…and the reviewers who actually read them.
1. People Who Don’t Know They’re Dead: How They Attach Themselves to Unsuspecting Bystanders and What to Do About It
There are actually quite a few Goodreads reviews of this one, and it seems to generate love-hate (but mostly hate) reactions:
Anita Dalton rated it 1 of 5 stars
Unusual beliefs make the world more interesting. But there are times when bad, bad writing combine with bad, dangerous information, and I am left with nothing but snark. If Penn Jillette read this book, he would s#@* blood.
Heather rated it 5 of 5 starsAnyone with an open mind should explore the pages of this non-fiction journey. It’ll make you think about things that you wouldn’t naturally consider. I loaned this to a co-worker and haven’t seen it since!
Maybe the spirits took it?
2. How to Avoid Huge Ships
The kicker with this one is that it’s labeled as the “Second Edition.” It’s hard to imagine what the first edition might have left out. Unsurprisingly, Poets & Writers hailed it as the “worst book ever” back in 2011, despite its $131 price tag and huge underground following. They also rounded up some of its snarkiest Amazon reviews, which are well worth a read:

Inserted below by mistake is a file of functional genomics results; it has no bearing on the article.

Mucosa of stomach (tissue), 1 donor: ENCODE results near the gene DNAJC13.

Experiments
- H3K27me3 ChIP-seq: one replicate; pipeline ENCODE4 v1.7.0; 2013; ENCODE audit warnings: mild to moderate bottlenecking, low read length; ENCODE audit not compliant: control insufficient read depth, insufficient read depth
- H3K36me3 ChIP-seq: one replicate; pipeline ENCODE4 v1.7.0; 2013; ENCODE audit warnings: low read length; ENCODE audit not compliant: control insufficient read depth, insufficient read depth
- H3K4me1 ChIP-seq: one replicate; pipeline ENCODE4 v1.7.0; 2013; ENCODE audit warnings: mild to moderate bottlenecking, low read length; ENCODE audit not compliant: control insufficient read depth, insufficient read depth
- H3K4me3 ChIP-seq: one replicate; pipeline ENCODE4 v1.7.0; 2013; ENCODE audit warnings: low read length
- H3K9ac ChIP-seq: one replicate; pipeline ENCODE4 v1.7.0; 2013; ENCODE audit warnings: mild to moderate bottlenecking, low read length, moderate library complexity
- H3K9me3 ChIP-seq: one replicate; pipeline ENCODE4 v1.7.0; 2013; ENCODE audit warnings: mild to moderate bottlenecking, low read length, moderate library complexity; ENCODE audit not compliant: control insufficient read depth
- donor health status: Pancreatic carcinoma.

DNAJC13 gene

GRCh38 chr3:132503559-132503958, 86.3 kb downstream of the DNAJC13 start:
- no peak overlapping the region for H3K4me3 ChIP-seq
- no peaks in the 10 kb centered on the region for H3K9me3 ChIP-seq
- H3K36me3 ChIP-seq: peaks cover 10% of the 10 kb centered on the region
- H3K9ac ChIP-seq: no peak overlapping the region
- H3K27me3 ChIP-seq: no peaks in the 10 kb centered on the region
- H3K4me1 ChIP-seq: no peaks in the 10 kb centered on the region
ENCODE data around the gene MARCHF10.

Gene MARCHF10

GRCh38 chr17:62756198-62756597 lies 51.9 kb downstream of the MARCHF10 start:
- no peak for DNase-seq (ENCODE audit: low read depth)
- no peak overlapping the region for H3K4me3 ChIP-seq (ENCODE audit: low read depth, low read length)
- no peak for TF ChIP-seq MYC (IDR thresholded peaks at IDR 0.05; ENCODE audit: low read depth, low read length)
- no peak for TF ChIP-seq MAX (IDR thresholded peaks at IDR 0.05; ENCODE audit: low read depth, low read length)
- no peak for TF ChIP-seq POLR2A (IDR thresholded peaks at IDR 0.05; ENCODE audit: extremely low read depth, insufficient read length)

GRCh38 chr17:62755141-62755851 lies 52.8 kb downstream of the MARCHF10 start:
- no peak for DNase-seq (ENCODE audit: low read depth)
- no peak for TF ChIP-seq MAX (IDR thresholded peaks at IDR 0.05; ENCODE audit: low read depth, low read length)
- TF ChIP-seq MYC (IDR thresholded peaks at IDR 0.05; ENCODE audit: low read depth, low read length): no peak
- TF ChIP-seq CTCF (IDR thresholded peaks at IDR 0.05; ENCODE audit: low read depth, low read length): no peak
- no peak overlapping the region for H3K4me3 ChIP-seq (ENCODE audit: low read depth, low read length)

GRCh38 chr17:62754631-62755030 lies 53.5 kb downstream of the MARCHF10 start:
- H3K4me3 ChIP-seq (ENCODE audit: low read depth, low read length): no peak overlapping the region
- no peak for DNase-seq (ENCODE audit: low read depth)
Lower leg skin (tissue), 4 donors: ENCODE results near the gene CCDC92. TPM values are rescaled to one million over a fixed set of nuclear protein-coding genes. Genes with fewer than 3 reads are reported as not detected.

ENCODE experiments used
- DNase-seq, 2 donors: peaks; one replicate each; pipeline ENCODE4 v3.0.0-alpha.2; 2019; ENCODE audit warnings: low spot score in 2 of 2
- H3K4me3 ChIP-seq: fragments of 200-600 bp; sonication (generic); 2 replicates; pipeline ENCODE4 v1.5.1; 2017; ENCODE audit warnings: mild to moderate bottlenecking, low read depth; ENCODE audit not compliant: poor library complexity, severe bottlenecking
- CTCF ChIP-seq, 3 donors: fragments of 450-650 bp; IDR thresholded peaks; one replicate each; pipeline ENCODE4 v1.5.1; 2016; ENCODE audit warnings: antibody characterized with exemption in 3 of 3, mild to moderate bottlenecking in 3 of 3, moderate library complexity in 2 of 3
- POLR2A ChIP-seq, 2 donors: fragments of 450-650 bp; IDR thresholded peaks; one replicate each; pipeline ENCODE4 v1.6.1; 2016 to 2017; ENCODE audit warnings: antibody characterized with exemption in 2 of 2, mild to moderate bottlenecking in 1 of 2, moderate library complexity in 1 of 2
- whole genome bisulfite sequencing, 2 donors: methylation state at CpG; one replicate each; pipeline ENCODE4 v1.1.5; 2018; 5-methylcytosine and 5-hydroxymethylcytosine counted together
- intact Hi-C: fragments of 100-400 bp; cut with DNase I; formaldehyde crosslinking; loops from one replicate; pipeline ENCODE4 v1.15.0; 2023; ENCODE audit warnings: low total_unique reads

I bought How to Avoid Huge Ships as a companion to Captain Trimmer’s other excellent books: How to Avoid a Train, and How to Avoid the Empire State Building. These books are fast paced, well written and the hard won knowledge found in them is as inspirational as it is informational. After reading them I haven’t been hit by anything bigger than a diesel bus. Thanks, captain!
Read this book before going on vacation and I couldn’t find my cruise liner in the port. Vacation ruined.
Sometimes an ellipsis just isn’t enough. Sometimes you need… a superellipsis. As we increasingly communicate with each other through the written word, via texts, comments, and online chats, does anyone besides me feel that our choice of punctuation marks is sorely lacking? Well, I suppose College Humor does, since they’ve given us these suggestions for 8 new marks the English language direly needs. Now let’s get working on getting them all passed, because I don’t think Facebook can handle any more complaints from my end about enabling italics. No shame.
*This almost never happens.